Students stranded on campus amid travel ban limbo

Colleges are looking for ways to support students from countries included in the Trump administration's travel ban, Karin Fischer reports for the Chronicle of Higher Education.

Earlier this year, President Trump signed an executive order that temporarily blocked citizens from seven majority-Muslim countries from entering the United States. After the initial order encountered legal resistance and was repealed, Trump issued a second, similar order.

The revised order blocked citizens from six Muslim-majority countries—Iran, Libya, Somalia, Sudan, Syria, and Yemen. The second ban has also been temporarily suspended as courts process a new wave of lawsuits challenging it. On Thursday, a court ruled to keep the ban on hold, and now analysts expect the ban to go before the U.S. Supreme Court.

Amid this uneasy limbo, colleges are thinking about how to serve their international students.

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Roughly 17,500 students and scholars come to the United States each year from the affected countries. International students from those countries are currently allowed to reenter the United States if they leave. But some colleges are still warning affected students against leaving the country because it's possible the travel ban could end up being reinstated while they are away, which would leave them stranded abroad, Fischer reports.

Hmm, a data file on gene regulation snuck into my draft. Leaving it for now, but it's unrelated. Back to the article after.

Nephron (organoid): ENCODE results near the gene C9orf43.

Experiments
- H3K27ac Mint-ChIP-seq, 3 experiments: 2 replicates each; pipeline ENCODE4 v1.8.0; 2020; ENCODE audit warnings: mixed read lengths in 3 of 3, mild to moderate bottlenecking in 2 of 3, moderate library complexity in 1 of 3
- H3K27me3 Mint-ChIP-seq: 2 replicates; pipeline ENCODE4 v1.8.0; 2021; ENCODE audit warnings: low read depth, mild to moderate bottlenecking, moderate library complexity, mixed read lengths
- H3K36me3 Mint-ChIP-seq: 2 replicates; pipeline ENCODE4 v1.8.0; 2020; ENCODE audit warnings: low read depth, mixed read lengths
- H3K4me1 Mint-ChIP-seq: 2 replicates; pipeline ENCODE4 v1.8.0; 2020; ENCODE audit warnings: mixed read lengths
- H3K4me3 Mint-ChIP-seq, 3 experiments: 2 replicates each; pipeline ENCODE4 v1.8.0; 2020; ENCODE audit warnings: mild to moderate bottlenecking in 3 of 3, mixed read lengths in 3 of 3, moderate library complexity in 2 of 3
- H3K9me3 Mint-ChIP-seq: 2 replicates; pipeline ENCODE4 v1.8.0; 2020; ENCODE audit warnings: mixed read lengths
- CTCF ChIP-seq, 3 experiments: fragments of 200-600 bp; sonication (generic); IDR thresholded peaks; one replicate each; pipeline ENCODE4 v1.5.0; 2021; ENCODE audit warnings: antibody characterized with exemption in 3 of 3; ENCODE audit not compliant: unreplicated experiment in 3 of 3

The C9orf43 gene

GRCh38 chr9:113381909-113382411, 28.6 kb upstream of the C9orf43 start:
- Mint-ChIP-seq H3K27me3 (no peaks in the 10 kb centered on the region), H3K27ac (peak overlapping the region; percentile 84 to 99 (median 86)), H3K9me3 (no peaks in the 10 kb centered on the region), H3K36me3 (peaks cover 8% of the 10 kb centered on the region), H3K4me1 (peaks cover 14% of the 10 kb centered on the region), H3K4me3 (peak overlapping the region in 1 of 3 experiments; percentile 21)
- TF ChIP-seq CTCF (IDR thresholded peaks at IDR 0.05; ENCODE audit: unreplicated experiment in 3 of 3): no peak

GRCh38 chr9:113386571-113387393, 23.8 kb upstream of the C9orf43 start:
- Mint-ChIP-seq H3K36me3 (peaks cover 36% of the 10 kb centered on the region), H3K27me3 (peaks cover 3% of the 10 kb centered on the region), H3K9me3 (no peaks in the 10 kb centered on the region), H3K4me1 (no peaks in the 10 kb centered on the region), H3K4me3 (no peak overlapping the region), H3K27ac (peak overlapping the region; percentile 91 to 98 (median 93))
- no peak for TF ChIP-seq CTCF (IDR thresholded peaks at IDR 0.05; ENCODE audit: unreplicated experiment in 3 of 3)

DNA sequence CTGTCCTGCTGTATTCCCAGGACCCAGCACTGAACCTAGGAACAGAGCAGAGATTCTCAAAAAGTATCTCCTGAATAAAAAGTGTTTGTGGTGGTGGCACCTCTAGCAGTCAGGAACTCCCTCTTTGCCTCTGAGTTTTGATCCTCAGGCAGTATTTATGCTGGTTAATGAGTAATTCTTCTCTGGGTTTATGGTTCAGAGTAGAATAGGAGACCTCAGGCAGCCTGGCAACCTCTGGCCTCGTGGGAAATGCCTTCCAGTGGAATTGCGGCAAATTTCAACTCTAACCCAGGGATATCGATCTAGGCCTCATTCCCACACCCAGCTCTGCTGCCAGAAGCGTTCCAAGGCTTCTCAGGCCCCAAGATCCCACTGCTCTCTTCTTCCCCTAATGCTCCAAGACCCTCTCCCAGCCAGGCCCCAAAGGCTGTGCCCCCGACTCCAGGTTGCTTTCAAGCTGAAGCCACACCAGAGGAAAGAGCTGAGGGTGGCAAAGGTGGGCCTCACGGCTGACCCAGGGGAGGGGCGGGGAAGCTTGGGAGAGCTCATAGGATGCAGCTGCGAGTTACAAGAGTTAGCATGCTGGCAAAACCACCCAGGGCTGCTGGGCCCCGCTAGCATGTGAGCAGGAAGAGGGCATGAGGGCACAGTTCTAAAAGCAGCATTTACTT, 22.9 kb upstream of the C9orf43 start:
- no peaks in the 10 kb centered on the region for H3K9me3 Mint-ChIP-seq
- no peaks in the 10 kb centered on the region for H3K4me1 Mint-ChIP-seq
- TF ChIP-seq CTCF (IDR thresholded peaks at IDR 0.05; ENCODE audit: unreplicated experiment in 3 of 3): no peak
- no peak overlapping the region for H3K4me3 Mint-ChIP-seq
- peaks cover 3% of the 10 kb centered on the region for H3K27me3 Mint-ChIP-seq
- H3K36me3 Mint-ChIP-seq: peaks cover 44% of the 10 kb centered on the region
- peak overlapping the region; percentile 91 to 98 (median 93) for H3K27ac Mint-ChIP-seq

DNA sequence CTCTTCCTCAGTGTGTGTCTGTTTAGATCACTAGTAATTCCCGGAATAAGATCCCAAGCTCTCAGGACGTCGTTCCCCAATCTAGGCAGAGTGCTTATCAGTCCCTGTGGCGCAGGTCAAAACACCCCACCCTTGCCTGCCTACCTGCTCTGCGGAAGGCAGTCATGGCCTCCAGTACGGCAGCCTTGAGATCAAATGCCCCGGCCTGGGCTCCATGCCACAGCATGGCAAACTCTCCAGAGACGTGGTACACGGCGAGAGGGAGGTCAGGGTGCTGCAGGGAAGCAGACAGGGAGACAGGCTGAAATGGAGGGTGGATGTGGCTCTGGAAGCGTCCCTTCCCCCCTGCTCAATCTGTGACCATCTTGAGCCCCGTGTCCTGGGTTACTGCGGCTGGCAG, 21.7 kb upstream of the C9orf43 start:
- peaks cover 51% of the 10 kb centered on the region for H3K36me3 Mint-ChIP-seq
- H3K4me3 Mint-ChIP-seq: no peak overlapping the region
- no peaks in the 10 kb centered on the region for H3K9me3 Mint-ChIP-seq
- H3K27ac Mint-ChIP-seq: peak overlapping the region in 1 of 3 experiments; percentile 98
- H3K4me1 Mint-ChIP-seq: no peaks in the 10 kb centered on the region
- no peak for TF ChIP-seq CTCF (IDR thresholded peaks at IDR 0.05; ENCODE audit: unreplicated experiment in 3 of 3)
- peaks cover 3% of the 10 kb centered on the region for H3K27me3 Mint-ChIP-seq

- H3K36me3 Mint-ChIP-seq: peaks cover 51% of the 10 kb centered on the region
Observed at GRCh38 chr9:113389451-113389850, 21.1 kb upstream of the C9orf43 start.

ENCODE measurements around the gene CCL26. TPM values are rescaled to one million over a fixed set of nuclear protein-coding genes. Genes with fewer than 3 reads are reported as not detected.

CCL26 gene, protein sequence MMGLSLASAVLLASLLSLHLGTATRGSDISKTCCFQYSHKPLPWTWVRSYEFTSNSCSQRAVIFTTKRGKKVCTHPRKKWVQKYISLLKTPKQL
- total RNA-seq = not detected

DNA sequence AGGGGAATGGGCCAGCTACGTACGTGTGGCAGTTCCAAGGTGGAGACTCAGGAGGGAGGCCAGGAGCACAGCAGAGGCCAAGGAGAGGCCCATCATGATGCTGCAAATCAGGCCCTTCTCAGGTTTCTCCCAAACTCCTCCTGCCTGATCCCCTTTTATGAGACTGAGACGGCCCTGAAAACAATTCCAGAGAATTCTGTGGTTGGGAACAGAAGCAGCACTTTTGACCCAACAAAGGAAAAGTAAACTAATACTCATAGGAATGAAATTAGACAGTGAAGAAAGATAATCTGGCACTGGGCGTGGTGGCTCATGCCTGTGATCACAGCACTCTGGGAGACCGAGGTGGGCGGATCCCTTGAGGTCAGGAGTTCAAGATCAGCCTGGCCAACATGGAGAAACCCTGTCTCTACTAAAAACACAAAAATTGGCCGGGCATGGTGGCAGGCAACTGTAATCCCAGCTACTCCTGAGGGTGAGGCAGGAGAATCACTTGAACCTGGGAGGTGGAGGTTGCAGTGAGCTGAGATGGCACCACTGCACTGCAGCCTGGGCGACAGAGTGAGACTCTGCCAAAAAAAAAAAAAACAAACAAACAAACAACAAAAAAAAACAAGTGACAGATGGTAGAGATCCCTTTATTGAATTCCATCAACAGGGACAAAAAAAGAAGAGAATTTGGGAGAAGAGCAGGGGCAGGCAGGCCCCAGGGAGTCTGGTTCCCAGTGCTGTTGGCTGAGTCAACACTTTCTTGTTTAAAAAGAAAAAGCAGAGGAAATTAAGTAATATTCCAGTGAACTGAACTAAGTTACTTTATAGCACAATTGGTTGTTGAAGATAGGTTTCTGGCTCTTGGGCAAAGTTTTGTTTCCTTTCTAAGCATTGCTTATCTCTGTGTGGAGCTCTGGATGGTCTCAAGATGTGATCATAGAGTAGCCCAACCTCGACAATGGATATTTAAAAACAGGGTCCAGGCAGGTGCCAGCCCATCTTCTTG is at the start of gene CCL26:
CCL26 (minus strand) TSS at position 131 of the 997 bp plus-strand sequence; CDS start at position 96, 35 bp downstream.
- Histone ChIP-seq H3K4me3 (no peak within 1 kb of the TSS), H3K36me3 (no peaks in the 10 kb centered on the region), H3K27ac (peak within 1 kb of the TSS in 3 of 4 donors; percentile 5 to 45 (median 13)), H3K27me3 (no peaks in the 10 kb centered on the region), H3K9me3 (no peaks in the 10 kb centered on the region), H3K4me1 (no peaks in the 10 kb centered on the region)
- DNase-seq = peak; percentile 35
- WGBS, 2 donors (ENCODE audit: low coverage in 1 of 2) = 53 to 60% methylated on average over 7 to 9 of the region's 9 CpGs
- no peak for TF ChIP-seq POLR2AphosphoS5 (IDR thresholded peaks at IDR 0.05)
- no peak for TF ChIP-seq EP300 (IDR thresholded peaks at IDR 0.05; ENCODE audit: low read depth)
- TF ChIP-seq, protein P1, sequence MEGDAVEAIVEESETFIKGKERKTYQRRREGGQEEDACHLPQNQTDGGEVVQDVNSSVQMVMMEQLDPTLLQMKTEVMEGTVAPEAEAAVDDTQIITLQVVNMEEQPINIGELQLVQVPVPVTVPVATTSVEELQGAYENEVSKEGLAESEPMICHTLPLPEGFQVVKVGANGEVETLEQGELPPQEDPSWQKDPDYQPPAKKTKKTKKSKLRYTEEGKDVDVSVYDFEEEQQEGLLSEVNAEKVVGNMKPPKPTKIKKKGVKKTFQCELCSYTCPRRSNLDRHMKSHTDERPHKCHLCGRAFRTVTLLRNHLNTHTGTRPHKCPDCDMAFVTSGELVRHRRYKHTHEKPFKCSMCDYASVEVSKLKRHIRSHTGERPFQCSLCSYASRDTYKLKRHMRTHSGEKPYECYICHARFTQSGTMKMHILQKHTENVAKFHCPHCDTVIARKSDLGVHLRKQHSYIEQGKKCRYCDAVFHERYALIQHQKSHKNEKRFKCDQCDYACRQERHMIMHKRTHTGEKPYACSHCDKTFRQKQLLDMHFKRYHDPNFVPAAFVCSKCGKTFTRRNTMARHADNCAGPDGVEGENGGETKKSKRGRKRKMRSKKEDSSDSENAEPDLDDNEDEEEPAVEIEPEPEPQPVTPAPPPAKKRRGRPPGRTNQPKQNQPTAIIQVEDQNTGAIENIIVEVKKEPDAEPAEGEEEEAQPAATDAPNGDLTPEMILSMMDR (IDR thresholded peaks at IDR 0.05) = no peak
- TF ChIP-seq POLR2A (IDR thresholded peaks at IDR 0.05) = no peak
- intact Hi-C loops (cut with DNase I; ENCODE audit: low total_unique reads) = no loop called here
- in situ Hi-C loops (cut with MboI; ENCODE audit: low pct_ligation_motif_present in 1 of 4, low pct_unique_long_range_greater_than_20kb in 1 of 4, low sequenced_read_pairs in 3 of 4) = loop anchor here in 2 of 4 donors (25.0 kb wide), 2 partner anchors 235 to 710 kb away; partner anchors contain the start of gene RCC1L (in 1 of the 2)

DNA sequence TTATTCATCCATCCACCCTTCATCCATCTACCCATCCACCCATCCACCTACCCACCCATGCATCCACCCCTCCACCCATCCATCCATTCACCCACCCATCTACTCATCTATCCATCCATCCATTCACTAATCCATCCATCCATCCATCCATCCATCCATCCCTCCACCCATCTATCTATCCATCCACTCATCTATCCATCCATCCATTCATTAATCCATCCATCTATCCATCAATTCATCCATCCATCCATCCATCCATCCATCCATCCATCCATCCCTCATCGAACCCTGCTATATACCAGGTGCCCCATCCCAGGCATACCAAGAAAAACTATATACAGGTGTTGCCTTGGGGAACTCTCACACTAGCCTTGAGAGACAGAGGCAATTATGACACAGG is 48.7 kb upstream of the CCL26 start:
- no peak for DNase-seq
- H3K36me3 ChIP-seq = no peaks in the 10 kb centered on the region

As a result, some international students and scholars are finding themselves unexpectedly spending the summer on campus. Here are a few of the strategies colleges are using to support these affected students.

Ohio University will be providing free summer housing to students whose countries were included in the travel ban. Room and board for the summer will be covered by the university's Parent and Family Endowment Fund, which is meant for students in need.

Ithaca College has waived housing fees for students from affected countries. Other international students can apply for summer housing or to return to campus early. Officials also suspended the requirement that students staying in campus housing during the summer must be either enrolled in summer courses or employed by the college full-time.  

A group associated with the University of California, Berkeley will provide up to two dozen scholarships to cover summer housing for students affected by the travel ban or violence in their home countries.

Finally, the University of Delaware has established an emergency fund for international students (Fischer, Chronicle of Higher Education, 5/18; Domonoske, NPR, 5/25).

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